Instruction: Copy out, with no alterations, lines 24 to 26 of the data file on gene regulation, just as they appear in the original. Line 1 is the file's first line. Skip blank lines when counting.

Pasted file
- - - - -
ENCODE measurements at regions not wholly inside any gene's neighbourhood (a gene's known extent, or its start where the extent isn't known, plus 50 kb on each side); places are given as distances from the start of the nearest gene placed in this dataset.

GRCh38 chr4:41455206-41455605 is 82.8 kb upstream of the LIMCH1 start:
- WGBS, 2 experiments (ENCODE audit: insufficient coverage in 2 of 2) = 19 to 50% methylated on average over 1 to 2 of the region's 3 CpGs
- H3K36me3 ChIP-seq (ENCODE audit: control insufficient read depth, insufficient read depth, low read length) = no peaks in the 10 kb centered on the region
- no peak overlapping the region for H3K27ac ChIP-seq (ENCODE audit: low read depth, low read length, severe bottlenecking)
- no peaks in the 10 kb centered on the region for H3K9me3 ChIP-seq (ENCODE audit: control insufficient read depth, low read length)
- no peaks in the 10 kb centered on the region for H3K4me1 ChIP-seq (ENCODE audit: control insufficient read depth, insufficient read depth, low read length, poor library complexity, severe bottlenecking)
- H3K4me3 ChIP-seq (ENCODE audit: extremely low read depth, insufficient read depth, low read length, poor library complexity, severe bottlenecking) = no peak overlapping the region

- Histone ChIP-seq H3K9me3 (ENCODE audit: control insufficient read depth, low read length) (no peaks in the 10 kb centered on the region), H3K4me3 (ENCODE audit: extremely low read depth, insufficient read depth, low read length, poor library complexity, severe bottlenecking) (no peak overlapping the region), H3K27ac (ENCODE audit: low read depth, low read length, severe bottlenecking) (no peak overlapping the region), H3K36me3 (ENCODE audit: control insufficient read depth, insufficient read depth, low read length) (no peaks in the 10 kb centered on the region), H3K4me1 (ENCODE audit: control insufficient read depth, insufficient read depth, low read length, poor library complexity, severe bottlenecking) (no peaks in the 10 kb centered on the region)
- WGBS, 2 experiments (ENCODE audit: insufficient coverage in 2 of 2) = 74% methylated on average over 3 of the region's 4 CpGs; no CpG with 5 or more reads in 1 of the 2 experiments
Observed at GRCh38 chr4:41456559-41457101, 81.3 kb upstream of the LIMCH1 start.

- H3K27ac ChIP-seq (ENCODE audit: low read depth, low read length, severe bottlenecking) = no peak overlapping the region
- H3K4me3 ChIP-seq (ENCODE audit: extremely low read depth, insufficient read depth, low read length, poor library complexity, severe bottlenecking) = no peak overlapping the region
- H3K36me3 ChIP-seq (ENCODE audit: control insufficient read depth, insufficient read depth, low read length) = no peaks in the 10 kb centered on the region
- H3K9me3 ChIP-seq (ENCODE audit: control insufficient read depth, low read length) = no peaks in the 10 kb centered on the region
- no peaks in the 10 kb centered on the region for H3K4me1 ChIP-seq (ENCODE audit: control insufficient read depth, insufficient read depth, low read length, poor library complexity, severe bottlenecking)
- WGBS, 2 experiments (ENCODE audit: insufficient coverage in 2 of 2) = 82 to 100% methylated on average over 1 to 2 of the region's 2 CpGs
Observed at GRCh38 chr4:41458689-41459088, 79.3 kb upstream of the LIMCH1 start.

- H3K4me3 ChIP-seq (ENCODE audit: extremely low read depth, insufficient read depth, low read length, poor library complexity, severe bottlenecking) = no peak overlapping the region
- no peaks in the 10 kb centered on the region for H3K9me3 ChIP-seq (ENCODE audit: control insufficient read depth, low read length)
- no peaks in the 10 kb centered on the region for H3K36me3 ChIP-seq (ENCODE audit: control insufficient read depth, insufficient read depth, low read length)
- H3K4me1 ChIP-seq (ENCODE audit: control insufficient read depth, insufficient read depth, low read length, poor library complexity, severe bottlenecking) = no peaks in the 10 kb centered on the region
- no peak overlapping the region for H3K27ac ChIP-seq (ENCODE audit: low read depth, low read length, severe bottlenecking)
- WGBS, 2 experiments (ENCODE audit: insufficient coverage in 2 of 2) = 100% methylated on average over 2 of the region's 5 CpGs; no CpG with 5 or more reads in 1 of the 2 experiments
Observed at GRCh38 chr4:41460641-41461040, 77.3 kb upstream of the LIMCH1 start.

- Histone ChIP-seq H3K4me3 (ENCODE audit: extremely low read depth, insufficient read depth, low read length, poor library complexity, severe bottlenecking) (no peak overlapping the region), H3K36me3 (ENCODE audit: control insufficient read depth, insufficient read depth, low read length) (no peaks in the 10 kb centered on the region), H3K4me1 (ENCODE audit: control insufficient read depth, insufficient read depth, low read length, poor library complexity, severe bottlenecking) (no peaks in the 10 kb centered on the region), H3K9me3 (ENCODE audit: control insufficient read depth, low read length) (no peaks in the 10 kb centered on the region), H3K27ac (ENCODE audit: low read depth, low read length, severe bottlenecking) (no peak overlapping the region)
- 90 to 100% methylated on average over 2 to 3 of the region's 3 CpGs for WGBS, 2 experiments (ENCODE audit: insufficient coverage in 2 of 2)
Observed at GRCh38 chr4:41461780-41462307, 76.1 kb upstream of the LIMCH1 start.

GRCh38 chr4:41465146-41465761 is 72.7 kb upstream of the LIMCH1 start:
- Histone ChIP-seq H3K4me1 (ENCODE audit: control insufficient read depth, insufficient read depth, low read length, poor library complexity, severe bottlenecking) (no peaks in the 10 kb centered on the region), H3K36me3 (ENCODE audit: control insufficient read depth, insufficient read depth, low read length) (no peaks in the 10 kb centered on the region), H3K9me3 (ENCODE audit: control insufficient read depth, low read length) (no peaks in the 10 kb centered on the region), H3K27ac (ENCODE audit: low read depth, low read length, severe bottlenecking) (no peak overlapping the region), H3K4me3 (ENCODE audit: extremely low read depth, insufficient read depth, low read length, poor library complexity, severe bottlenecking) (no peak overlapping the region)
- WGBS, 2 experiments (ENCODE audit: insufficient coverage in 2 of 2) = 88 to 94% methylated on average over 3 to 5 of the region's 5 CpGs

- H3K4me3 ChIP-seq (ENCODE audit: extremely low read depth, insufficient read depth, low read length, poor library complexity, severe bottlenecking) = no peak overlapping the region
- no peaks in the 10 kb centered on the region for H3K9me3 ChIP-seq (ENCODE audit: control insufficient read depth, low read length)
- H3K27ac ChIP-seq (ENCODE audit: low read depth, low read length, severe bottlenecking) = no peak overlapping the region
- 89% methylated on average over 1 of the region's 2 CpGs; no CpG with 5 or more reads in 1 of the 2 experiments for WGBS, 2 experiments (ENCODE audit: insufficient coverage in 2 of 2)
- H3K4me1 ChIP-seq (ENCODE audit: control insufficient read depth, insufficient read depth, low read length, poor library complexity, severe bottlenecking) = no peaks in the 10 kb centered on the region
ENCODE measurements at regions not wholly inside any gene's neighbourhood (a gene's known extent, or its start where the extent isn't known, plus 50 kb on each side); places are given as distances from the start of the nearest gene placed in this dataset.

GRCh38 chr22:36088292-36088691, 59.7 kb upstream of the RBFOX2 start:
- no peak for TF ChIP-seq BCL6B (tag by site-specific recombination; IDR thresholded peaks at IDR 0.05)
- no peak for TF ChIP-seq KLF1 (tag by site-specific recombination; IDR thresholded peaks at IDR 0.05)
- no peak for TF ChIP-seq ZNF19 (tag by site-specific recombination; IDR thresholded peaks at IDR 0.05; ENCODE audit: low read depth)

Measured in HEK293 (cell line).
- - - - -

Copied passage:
- WGBS, 2 experiments (ENCODE audit: insufficient coverage in 2 of 2) = 100% methylated on average over 2 of the region's 5 CpGs; no CpG with 5 or more reads in 1 of the 2 experiments
Observed at GRCh38 chr4:41460641-41461040, 77.3 kb upstream of the LIMCH1 start.

- Histone ChIP-seq H3K4me3 (ENCODE audit: extremely low read depth, insufficient read depth, low read length, poor library complexity, severe bottlenecking) (no peak overlapping the region), H3K36me3 (ENCODE audit: control insufficient read depth, insufficient read depth, low read length) (no peaks in the 10 kb centered on the region), H3K4me1 (ENCODE audit: control insufficient read depth, insufficient read depth, low read length, poor library complexity, severe bottlenecking) (no peaks in the 10 kb centered on the region), H3K9me3 (ENCODE audit: control insufficient read depth, low read length) (no peaks in the 10 kb centered on the region), H3K27ac (ENCODE audit: low read depth, low read length, severe bottlenecking) (no peak overlapping the region)